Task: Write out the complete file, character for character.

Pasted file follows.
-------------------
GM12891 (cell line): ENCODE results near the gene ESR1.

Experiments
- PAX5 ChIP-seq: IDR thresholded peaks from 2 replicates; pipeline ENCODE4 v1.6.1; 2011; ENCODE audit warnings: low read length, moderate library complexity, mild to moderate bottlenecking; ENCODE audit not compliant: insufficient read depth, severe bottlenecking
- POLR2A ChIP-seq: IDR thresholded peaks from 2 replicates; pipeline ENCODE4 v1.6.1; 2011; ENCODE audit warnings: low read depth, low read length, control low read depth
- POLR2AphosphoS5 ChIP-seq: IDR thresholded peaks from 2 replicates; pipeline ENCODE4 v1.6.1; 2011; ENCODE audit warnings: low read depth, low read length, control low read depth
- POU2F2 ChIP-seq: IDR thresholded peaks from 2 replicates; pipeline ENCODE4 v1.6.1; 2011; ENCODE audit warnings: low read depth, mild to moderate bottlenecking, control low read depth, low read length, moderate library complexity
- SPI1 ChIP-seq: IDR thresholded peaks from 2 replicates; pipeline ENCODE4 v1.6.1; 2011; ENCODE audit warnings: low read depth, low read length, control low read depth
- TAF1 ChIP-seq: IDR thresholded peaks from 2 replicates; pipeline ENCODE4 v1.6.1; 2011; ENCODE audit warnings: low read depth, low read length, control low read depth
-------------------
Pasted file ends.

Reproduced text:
GM12891 (cell line): ENCODE results near the gene ESR1.

Experiments
- PAX5 ChIP-seq: IDR thresholded peaks from 2 replicates; pipeline ENCODE4 v1.6.1; 2011; ENCODE audit warnings: low read length, moderate library complexity, mild to moderate bottlenecking; ENCODE audit not compliant: insufficient read depth, severe bottlenecking
- POLR2A ChIP-seq: IDR thresholded peaks from 2 replicates; pipeline ENCODE4 v1.6.1; 2011; ENCODE audit warnings: low read depth, low read length, control low read depth
- POLR2AphosphoS5 ChIP-seq: IDR thresholded peaks from 2 replicates; pipeline ENCODE4 v1.6.1; 2011; ENCODE audit warnings: low read depth, low read length, control low read depth
- POU2F2 ChIP-seq: IDR thresholded peaks from 2 replicates; pipeline ENCODE4 v1.6.1; 2011; ENCODE audit warnings: low read depth, mild to moderate bottlenecking, control low read depth, low read length, moderate library complexity
- SPI1 ChIP-seq: IDR thresholded peaks from 2 replicates; pipeline ENCODE4 v1.6.1; 2011; ENCODE audit warnings: low read depth, low read length, control low read depth
- TAF1 ChIP-seq: IDR thresholded peaks from 2 replicates; pipeline ENCODE4 v1.6.1; 2011; ENCODE audit warnings: low read depth, low read length, control low read depth